Switching out incandescent light bulbs in favor of compact fluorescent lamps (CFLs) is a quick and easy way to be more energy efficient. There are many styles of CFLs now available.
Incandescent bulbs use about 3 to 4 times the wattage of a CFL bulb, which means when you’re using CFLs, you’re saving up to 75 percent in energy usage. CFLs costs more to purchase, but they last significantly longer and use less energy, which pays off in the long-term.
Appliances and home electronics account for roughly 20 percent of a typical U.S. home’s electricity usage, so practicing energy efficiency habits can make a difference on your electric bill.
Ensuring your home is well-sealed and has proper insulation can reduce your monthly heating and cooling costs. Sealing windows, doors and insulating outlets are among the low cost steps you can take to save energy.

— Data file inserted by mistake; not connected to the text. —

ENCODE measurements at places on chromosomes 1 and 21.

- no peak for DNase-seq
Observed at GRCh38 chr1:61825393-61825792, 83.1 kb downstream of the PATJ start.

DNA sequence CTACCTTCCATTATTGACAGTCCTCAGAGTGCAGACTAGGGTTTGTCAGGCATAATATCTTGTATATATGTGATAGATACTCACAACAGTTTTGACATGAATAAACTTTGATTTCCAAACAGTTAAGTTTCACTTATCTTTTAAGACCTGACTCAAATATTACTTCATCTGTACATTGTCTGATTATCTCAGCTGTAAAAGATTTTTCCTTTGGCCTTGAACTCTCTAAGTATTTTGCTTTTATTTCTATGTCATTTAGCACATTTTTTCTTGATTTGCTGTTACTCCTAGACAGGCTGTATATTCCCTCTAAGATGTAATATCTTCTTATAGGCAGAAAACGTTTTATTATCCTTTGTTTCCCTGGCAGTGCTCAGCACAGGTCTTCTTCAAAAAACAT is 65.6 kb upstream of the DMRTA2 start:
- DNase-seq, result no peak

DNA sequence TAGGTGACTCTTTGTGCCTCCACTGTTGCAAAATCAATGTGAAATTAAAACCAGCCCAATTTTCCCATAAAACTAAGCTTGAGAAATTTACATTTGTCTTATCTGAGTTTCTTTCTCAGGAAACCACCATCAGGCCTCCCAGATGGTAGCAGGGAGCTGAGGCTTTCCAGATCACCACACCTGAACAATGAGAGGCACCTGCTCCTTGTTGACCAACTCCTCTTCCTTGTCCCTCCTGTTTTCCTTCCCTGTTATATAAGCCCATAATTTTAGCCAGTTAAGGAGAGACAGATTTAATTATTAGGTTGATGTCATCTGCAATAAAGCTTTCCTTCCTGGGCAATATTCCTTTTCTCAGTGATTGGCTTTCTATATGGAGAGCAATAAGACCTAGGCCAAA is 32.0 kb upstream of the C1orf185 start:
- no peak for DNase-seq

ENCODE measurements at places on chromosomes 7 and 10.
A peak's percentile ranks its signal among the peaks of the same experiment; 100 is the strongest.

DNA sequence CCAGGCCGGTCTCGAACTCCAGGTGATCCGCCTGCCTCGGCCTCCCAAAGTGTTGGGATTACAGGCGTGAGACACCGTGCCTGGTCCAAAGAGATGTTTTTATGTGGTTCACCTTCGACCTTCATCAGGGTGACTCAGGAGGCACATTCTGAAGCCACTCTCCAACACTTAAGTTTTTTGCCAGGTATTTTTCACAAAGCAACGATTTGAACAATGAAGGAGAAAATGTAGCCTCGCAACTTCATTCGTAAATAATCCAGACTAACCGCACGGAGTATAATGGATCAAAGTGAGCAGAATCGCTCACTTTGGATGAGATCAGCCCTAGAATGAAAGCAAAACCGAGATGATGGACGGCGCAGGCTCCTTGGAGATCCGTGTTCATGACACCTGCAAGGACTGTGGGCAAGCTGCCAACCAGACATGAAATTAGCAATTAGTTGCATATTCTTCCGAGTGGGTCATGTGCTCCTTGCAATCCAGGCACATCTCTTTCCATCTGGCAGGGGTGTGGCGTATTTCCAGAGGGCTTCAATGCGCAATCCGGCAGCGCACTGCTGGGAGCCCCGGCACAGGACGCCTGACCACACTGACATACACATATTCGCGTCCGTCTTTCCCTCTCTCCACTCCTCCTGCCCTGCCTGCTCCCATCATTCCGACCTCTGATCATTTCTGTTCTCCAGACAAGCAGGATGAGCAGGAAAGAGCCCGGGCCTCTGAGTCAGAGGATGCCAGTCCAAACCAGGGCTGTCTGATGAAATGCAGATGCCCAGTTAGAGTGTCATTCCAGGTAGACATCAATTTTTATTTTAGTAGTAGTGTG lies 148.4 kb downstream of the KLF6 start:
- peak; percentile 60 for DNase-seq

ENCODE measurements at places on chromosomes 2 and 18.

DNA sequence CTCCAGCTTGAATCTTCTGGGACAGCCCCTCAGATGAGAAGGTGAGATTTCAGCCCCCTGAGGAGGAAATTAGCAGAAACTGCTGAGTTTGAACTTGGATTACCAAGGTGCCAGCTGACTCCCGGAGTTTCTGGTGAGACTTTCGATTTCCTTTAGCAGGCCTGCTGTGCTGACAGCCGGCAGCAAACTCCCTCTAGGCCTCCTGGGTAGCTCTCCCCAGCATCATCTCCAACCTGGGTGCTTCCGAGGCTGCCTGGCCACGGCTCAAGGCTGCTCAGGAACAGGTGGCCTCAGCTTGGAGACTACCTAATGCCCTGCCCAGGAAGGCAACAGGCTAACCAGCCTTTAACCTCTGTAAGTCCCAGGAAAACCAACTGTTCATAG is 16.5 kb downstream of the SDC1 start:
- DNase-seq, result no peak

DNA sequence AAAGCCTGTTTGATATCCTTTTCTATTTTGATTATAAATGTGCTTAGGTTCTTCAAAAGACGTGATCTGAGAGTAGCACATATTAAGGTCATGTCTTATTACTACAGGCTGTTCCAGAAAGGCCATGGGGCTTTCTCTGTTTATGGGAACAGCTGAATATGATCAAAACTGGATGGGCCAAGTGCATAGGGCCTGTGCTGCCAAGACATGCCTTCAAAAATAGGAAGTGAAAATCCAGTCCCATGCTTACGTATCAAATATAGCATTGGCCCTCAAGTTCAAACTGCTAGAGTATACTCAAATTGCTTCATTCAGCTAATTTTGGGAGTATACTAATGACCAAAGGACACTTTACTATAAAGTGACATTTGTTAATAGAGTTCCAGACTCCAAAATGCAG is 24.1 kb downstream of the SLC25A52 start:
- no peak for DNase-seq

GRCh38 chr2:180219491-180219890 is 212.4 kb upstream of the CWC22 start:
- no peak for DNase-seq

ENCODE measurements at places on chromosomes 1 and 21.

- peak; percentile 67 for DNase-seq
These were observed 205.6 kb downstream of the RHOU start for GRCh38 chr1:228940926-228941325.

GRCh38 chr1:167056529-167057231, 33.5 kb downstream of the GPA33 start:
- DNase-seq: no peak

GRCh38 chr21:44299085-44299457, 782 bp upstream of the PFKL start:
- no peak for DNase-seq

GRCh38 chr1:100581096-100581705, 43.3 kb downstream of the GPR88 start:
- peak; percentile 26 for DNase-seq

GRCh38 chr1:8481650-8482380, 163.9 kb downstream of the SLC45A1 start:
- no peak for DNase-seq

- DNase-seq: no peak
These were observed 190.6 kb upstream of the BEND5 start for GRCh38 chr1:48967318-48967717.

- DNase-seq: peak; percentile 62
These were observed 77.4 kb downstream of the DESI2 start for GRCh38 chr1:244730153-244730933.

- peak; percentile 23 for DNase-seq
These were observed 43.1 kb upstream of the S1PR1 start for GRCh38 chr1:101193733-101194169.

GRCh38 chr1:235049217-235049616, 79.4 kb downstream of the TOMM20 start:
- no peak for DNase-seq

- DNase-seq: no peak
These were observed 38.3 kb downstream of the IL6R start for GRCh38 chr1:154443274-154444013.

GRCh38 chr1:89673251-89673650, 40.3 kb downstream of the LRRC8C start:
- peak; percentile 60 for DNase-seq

►Click how to improve the air seal your home.
Heating and cooling are a large portion of the energy use in the typical U.S. home, so anything you can do to improve the efficiency of your home’s heating and cooling system will be beneficial.
A home energy audit doesn’t have to be done by a professional – by doing a simple walk-through your house, you can spot common areas and problems that, when fixed, can help you be more efficient and save on your energy usage. A do-it-yourself walk-through can uncover inefficiencies in air leaks, heating/cooling system, insulation and lighting.
►Click to learn how to conduct your own do-it-yourself home energy audit.
Provide your community with a simple, easy solution to get rid of old, inefficient refrigerators or freezers. ►more